This was in the Washington Post over the weekend and got me thinking. I don't knit at church, concerts (it's usually rock, so dancing and grooving don't mix w/ knitting) or at parties. I do knit if I'm alone in public, waiting for a friend to arrive. Or at the doctor's office. Or on public transit.How about you? Where do you knit?
Is it acceptable to knit at a church, synagogue or other religious service? And what about a concert or recital? I recently attended a piano and violin recital in a small venue where someone was knitting in the third row. Surely it was evident to the performers. And if such knitting is not appropriate, how should the knitters be approached, or prevented?
GENTLE READER: Please do not -- repeat, not -- make a hostile approach to knitters. Have you not noticed that they are armed with long, pointy sticks?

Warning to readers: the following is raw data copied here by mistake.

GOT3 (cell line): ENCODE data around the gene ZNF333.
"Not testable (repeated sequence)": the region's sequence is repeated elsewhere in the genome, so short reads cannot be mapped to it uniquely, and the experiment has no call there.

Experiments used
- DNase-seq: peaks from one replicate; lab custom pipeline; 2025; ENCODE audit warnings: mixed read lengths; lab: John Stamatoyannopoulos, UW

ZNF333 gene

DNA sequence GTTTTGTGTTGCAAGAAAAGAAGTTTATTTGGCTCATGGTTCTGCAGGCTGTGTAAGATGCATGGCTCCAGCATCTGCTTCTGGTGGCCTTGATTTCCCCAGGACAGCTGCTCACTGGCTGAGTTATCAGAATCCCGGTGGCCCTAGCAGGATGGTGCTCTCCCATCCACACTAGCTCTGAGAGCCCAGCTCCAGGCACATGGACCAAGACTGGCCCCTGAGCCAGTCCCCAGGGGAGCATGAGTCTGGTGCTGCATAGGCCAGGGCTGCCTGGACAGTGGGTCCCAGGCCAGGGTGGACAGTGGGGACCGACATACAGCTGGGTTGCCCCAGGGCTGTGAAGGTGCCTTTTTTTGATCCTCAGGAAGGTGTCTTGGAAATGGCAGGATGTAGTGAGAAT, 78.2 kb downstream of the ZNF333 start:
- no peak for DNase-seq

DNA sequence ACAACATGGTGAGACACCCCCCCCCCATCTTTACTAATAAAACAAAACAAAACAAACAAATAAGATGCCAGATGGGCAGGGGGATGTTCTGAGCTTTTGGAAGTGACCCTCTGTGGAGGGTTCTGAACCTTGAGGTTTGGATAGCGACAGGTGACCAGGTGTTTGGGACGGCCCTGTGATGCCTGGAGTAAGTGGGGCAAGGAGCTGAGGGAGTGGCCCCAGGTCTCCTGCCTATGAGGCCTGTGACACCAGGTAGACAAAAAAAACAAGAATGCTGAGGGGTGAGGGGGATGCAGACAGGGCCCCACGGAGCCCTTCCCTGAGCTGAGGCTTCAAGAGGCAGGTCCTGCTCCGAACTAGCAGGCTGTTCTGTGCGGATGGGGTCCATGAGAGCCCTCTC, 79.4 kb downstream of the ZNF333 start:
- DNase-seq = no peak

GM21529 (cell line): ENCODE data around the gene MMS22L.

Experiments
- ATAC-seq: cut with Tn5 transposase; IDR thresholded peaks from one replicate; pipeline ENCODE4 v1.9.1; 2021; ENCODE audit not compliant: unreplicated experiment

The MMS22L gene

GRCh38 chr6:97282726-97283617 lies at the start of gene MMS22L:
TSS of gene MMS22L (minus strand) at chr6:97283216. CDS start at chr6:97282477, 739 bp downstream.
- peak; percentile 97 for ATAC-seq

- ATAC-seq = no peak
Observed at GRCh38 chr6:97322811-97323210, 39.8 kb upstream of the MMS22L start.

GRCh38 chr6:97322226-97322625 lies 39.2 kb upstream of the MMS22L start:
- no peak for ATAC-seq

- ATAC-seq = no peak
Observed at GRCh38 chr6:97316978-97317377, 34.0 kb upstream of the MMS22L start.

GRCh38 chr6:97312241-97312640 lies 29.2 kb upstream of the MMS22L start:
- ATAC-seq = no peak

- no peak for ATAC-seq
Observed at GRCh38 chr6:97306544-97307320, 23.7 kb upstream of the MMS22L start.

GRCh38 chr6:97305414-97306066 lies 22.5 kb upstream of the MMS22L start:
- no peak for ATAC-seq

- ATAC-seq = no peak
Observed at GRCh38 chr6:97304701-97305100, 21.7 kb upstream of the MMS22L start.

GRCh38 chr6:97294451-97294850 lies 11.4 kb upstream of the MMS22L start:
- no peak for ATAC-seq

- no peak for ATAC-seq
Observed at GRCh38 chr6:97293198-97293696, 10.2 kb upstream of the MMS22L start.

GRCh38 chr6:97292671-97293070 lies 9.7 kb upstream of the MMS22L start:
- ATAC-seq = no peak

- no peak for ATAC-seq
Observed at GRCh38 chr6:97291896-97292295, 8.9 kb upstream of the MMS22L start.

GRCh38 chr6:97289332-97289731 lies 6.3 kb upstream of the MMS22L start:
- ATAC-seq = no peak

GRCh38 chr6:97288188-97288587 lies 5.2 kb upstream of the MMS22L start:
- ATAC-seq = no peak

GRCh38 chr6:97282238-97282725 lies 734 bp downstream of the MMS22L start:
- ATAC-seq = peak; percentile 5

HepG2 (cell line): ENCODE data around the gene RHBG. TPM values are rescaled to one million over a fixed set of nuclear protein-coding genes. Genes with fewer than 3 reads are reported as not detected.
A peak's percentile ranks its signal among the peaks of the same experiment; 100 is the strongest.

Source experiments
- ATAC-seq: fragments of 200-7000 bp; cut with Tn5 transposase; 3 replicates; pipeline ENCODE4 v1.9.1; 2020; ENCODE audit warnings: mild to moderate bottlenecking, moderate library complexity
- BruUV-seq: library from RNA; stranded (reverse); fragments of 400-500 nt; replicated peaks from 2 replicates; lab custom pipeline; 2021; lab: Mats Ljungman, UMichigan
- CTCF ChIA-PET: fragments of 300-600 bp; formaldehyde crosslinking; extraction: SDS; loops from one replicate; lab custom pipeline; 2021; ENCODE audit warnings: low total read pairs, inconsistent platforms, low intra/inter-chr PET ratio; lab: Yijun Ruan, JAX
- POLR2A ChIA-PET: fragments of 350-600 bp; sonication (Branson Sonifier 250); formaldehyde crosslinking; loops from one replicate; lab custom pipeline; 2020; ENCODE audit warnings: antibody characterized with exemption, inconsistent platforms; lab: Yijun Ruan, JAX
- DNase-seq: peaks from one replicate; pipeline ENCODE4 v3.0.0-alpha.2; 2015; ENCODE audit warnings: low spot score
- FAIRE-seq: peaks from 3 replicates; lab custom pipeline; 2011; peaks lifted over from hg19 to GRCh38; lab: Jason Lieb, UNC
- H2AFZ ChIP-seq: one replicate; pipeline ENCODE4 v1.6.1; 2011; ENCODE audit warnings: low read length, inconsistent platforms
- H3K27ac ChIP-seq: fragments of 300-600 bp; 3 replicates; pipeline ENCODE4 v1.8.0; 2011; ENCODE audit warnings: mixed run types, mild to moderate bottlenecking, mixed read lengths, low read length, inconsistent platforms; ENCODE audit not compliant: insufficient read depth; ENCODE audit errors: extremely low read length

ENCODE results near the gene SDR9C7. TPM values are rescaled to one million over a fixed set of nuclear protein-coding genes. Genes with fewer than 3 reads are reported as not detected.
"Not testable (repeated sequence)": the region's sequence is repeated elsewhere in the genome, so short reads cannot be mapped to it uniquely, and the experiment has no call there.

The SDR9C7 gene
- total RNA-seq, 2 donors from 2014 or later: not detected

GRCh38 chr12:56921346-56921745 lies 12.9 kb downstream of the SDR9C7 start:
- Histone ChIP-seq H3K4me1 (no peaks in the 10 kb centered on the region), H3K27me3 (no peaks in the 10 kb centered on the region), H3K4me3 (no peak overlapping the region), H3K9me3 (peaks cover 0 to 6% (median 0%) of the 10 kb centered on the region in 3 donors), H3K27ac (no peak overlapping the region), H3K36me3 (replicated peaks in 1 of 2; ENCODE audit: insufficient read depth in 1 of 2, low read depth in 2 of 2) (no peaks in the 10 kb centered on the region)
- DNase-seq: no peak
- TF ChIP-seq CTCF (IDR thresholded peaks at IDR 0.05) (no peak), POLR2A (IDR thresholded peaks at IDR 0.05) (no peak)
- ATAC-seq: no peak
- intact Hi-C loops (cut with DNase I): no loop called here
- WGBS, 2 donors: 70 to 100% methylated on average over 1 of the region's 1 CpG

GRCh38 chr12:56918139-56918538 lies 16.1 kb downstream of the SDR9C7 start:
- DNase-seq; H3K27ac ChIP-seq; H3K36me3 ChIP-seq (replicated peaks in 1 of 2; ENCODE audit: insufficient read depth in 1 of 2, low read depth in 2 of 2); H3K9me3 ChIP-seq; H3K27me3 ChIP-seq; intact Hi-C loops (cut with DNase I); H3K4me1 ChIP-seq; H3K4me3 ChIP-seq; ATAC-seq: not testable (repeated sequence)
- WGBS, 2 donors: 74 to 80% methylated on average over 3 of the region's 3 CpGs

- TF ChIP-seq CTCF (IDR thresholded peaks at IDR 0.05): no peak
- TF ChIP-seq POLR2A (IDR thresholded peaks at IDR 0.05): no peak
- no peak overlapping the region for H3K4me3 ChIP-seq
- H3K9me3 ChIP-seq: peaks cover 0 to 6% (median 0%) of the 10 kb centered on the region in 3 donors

Of all the multitaskers who could annoy you, Miss Manners would not have guessed that knitters would top the list. There is a centuries-long history of ladies quietly doing needlework while remaining alert to what was going on around them.
But perhaps your complaint is that they are not quiet. If the clicking of needles is what bothers you, you could appeal to the authorities at church or concert hall that as they ban texting, it is only fair to ban activities that create similar noise. And if they don’t already ban texting, you might start by asking that they do before going after those comparatively unobtrusive knitters.